SAN JOSE, Calif. — The Large Hadron Collider is prepped for its second run and, physicists working with the project hope, more discoveries.
A team of researchers and representatives for CERN, which runs the LHC, spoke about the upcoming restart of the machine at the American Association for the Advancement of Science conference Feb. 15.
The 17-mile mechanism of particle science is ready to go again this March, and improvements by CERN, the Switzerland-based European Organization for Nuclear Research, will allow the LHC to deliver beams of energy that are more than 60 percent stronger than in the first run. That improvement, researchers said, gives them about 100 times as much data to play with over the course of Run Two, depending on what particle the team is studying.
That means physicists will be able to better evaluate the Higgs boson, a particle CERN first observed in 2012. The Higgs field is what gives particles their mass, and as an explainer from The Atlantic put it, makes us, and the things around us, tangible. We would not physically exist without the Higgs field, and its existence was proven by finding the boson, which is the anchor of the field, so to speak.
Run Two will allow more of the Higgs boson to be produced than before, said Beate Heinemann of the University of California at Berkeley.
“This allows us to study this particle much more precisely,” she said. “We will in total get 10 times more Higgs bosons than we’ve already observed, and we can in detail understand whether the Higgs boson [and] all of its properties in detail look like the theory predicts or there are deviations.”
The intensity of the new LHC beams might also lead to observations of dark matter, which, although invisible, is thought to outweigh visible matter six to one. We know it exists, but we haven’t found it yet — much like the Higgs boson before it got spotted in 2012. As Williams said, that might answer some of the most important questions in physics today — or open up a whole different half to the equation that hasn’t been explained yet.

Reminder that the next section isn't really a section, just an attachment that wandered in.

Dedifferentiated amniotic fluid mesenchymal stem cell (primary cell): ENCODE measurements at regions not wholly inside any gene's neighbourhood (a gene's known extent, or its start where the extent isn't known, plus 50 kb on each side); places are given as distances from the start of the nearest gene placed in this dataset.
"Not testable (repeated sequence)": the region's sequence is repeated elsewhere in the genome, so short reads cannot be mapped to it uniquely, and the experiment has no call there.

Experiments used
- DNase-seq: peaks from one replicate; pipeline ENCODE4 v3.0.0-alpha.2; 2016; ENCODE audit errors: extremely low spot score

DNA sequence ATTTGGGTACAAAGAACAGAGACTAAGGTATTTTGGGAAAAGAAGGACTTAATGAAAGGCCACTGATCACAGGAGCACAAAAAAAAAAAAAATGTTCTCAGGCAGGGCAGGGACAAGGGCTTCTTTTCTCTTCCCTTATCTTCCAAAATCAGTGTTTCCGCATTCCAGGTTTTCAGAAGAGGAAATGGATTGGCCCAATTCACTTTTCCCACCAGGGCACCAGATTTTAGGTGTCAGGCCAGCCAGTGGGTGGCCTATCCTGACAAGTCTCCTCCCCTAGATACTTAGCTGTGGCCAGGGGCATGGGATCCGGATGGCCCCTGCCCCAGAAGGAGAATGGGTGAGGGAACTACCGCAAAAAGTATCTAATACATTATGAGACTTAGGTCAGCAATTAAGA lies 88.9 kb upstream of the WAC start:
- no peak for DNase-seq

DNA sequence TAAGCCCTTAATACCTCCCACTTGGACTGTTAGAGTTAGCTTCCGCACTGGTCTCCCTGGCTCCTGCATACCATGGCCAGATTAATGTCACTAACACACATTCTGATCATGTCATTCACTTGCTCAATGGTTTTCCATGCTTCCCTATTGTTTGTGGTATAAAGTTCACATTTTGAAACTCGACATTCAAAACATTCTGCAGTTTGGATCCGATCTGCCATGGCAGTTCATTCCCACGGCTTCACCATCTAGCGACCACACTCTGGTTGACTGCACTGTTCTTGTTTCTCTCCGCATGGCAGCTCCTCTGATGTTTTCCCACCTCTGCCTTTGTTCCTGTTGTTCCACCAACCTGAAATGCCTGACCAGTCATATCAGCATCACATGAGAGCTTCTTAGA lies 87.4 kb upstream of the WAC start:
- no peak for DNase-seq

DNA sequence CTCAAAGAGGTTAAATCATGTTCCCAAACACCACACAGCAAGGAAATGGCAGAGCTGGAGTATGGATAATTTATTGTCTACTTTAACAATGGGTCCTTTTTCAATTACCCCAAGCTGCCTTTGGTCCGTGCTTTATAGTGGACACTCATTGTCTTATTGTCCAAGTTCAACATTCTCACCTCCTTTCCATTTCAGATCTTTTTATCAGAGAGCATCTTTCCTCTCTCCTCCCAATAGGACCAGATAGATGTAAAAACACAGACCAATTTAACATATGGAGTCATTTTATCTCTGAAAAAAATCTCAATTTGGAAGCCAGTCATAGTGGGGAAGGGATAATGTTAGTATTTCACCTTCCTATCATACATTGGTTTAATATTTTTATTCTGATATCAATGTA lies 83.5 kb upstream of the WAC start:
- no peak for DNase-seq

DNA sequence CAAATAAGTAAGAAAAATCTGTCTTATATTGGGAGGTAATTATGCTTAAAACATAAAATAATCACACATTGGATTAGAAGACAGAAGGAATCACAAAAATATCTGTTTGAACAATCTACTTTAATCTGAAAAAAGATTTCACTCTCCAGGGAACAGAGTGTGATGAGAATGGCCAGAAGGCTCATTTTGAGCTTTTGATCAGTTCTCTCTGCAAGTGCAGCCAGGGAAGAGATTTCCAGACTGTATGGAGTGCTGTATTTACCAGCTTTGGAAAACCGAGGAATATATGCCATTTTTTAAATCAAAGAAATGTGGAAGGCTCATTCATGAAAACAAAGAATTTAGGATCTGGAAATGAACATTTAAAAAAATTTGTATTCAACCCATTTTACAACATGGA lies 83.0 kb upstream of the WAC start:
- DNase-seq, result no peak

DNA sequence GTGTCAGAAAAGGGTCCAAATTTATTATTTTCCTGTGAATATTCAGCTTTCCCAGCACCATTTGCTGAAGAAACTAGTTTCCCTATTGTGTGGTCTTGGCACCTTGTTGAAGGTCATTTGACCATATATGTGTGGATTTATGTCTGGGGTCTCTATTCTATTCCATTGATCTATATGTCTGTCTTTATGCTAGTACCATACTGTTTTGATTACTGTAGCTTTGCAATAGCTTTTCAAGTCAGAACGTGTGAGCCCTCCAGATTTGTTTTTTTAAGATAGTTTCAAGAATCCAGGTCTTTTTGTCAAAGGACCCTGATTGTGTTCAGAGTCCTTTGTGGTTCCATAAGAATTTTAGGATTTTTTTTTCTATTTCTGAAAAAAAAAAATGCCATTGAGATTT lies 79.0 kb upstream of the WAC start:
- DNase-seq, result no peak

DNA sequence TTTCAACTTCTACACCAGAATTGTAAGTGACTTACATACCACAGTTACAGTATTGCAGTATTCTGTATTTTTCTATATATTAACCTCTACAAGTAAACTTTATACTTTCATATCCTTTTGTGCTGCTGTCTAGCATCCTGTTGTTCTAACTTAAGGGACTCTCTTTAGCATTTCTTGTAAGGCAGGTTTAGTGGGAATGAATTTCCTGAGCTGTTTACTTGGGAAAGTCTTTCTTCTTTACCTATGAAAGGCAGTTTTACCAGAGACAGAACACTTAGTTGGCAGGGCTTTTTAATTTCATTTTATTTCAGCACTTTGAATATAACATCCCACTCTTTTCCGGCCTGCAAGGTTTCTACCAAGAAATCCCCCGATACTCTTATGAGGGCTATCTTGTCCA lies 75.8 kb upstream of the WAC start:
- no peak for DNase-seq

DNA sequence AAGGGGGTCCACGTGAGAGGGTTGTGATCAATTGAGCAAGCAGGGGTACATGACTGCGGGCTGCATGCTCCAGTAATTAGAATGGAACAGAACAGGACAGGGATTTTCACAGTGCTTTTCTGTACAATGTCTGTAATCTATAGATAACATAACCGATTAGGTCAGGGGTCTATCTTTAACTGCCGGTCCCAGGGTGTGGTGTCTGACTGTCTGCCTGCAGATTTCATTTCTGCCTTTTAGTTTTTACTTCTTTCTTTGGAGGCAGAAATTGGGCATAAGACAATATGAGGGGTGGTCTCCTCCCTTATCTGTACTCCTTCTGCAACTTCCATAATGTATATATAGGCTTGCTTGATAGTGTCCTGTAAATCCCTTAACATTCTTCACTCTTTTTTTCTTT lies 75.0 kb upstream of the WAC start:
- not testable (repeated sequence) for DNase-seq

“What we know about dark matter is that it exists, and then very little after that,” said Michael Williams of the Massachusetts Institute of Technology.
Light matter is made up of many particles — quarks, leptons, gauge bosons, the Higgs boson, etc. — but little is known about the particle, or, perhaps, particles, that make up dark matter.
“There might be just as many dark matter particles or even more,” Williams said.
CERN officials hope Run Two of the LHC, which was powered down in February 2013 for this slew of upgrades, can generate enough dark matter for analysis.
But again, not much is certain. Even if dark matter is created, whether the researchers can observe it is another question.
The window for answers will open soon.
“We want to find new particles, and we don’t really care which physicists we send to Stockholm in the process,” Williams said. “It would be stepping into the unknown, which is exciting.”